If You’re Worried About a Stock Market Crash, You Need to Read This

Stocks for Surviving a Stock Market CrashThe perfect storm (which anyone reading the economic news could have foreseen) is responsible for the stock market crash in the S&P 500, Dow Jones Industrial Average, and Russell 2000 Small Cap Index. How low will the market go? And what should risk-averse investors do in the midst of the stock market chaos and volatility? If you want to see if you have the mettle of Warren Buffett, you can embrace the volatility and look for opportunity in chaos.

Why Is the Stock Market Crashing?

After years of unabated growth and double-digit annual gains, investors are reeling from the recent stock market crash. The S&P 500 is down almost eight percent since the beginning of the year and has taken out August’s lows; the Dow Jones Industrial Average is down more than eight percent and is closing in on August lows; and the Russell 2000 Small Cap Index is off an eye-watering 11.0% and at a two-plus-year low.

What’s behind the chaos and volatility?

Oil prices are down—way down. At $30.00 per barrel, oil is at its lowest level in 12 years. Oil prices were hovering near $100.00 a barrel from 2010 to 2014 on the heels of strong demand from China.

Perhaps not so coincidently, the U.S. overtook Saudi Arabia and Russia as the top oil and gas producer in 2015. Saudi Arabia—I mean OPEC—in a bid to maintain its strong hold (and maybe undermine U.S. interests), maintained and even increased its oil output, flooding the global markets. Now that sanctions against Iran have been lifted, we can expect more oil to saturate the market.

But oil is just the tip of the iceberg.

China, the world’s second-largest economy, is on the skids, the global economy remains bleak, the U.S. dollar is strong, and the Federal Reserve raised rates for the first time in a decade, signaling four additional quarter-point increases throughout 2016 while they were at it. Of course, geopolitical tensions in the Middle East aren’t helping matters any.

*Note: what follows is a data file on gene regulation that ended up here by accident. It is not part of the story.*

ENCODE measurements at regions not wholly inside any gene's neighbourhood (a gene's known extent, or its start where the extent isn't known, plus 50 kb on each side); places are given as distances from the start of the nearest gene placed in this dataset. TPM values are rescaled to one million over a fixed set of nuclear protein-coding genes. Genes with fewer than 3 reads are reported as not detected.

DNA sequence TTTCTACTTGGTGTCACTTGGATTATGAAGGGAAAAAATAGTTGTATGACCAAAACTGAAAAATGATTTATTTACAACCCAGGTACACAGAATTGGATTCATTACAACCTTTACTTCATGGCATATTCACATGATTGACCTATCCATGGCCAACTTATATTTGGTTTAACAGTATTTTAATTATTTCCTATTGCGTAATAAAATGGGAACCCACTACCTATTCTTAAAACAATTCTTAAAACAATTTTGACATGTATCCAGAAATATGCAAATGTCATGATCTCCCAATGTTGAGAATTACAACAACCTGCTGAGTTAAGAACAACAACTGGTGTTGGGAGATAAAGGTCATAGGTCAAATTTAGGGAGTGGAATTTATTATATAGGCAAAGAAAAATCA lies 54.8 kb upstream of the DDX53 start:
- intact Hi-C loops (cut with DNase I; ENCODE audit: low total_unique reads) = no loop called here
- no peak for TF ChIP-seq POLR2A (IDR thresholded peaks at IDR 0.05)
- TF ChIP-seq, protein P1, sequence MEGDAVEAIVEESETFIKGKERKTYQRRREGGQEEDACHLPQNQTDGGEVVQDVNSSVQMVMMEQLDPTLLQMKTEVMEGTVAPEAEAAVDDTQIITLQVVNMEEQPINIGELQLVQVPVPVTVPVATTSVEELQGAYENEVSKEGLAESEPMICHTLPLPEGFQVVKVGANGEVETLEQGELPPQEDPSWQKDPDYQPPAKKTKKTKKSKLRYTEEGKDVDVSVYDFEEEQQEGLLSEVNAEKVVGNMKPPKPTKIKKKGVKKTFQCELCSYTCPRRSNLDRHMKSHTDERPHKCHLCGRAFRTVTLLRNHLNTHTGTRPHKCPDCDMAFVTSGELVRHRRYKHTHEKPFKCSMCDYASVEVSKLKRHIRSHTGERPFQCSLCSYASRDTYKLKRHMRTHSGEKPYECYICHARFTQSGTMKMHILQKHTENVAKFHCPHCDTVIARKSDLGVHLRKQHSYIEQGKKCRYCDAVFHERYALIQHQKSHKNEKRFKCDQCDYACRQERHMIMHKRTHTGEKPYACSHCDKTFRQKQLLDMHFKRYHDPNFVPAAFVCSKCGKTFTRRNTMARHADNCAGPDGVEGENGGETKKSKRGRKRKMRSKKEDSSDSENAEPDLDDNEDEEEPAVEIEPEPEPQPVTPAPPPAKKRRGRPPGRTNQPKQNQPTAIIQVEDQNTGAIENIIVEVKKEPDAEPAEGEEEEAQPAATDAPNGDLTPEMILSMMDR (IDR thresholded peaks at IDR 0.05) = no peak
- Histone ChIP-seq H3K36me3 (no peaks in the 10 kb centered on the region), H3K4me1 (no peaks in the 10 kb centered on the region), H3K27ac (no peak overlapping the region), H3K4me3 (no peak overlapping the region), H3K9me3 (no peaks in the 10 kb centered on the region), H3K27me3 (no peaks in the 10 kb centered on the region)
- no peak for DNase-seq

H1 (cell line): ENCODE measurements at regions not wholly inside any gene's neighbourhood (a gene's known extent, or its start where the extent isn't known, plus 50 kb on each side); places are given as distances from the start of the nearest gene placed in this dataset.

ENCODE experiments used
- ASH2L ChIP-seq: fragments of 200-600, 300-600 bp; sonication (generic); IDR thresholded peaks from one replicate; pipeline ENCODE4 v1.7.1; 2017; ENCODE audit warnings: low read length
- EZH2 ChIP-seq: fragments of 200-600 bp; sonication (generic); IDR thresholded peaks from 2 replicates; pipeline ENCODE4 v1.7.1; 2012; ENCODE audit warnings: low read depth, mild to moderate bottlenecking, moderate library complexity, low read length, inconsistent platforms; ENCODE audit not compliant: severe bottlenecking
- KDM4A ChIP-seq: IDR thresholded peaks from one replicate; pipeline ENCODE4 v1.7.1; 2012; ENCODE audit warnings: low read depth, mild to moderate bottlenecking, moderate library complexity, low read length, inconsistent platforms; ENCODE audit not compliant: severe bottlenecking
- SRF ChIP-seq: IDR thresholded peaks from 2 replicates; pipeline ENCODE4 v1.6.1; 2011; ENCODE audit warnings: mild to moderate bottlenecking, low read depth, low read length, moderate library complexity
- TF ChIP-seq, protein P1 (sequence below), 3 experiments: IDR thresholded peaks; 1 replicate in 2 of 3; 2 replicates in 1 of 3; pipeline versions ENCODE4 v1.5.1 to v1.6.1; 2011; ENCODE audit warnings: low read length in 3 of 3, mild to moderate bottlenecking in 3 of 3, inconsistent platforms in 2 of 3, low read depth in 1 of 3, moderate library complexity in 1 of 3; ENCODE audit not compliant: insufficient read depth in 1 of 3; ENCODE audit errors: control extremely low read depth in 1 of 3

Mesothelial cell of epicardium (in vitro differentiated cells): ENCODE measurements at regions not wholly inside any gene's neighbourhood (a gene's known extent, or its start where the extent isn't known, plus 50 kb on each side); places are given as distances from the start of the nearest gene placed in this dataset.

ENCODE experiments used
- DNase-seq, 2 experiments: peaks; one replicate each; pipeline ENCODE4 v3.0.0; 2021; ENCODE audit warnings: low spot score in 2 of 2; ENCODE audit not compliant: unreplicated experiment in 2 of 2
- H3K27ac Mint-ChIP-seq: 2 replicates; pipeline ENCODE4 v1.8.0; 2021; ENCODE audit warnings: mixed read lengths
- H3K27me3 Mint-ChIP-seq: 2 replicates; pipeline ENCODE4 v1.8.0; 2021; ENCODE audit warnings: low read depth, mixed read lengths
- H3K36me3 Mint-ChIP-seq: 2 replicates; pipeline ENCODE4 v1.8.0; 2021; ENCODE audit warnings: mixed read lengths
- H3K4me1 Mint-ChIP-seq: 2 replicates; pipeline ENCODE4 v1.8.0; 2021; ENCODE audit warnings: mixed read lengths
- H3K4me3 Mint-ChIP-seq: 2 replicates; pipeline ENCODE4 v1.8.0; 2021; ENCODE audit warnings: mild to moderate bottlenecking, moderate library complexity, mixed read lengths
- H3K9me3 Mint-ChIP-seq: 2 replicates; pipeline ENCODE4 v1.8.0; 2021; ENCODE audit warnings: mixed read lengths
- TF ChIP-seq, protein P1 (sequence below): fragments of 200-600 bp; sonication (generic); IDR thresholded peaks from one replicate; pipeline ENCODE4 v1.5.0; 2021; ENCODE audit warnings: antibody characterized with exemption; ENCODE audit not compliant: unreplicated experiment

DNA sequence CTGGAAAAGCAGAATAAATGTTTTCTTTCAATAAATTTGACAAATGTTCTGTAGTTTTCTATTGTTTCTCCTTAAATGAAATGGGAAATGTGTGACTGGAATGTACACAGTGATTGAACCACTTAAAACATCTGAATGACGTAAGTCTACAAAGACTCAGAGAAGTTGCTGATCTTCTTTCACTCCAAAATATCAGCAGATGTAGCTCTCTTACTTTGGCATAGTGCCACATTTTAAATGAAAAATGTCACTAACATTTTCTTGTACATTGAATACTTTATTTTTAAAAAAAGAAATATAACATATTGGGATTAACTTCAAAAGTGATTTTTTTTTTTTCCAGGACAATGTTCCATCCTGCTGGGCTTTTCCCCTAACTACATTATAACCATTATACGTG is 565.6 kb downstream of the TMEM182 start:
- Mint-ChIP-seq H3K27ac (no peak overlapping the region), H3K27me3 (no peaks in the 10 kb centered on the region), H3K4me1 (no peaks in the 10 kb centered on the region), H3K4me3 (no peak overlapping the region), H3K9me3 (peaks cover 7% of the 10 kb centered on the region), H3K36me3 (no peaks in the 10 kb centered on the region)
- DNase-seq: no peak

Dow Jones Makes 23,000% Gain

You can’t time the markets, but it’s important to keep in mind that the businesses always have cycled from stock market crashes, corrections, and depressions and rebounded to new highs, as is evidenced by the most recent rebound after the markets bottomed in 2009. Between March 2009 and the end of 2015, the S&P 500 was up roughly 210%. Over the same period of time, the Dow Jones climbed 170%.

It gets even more encouraging when you take a longer view at stock market gains and volatility. On January 2, 1900, the Dow Jones closed at around 68; today, even after the worst start to the year ever, it’s near 16,000. This represents a long-term gain of more than 23,000%. To get to this spot, the Dow Jones had to cycle through two world wars, a depression, regional wars, umpteen recessions, terrorist attacks, geopolitical tension, and domestic issues.

I know, you’re not going to be around to enjoy 116 years of personal stock market gains, but you can take solace knowing the markets always rebound and always reach new highs.

So what can investors do when everyone is running for the exits, besides not selling excellent stocks being unjustly hurt by irrational investors? Look for opportunity in the chaos and volatility, which includes great companies unjustly hammered by investors.

Investment Opportunity in Stock Market Volatility

There is still a lot of opportunity out there for investors. One of the best places to start is to look for big companies that have a really long history of raising their annual dividends. That means raising it when times are good and when times are bad.

Some examples of the best companies for rewarding investors with consistent, annual dividend growth and long-term gains include Altria Group Inc (NYSE:MO) with 46 consecutive years of increases; The Coca Cola Co (NYSE:KO) at 53 years; 3M Co (NYSE:MMM) at 57 years; and lesser-known companies like American States Water Co (NYSE:AWR) at 61 years.

For those investors who like to keep an eye on their investments on a regular basis, you could look at exchange-traded funds (ETFs) that short the S&P 500, Dow Jones Industrial Average, and Russell 2000 Small Cap Index.

The ProShares Short Dow30 (ETF) (NYSEArca:DOG) didn’t do well when the Dow Jones was at record-levels, but it’s been one of the few investments that have been soaring as of late, up seven percent year-to-date.

Meanwhile, the ProShares Short S&P500 (NYSEArca:SH) ETF is up 6.5% since the beginning of the year and the ProShares Short Russell2000 (ETF) (NYSEArca:RWM) is up 12.0%.

It is important to note that the above is not a recommendation to buy any of the listed stocks and ETFs; rather, these lists are meant as examples of the kinds of stocks and ETFs investors can watch to profit during times of stock market chaos and volatility.

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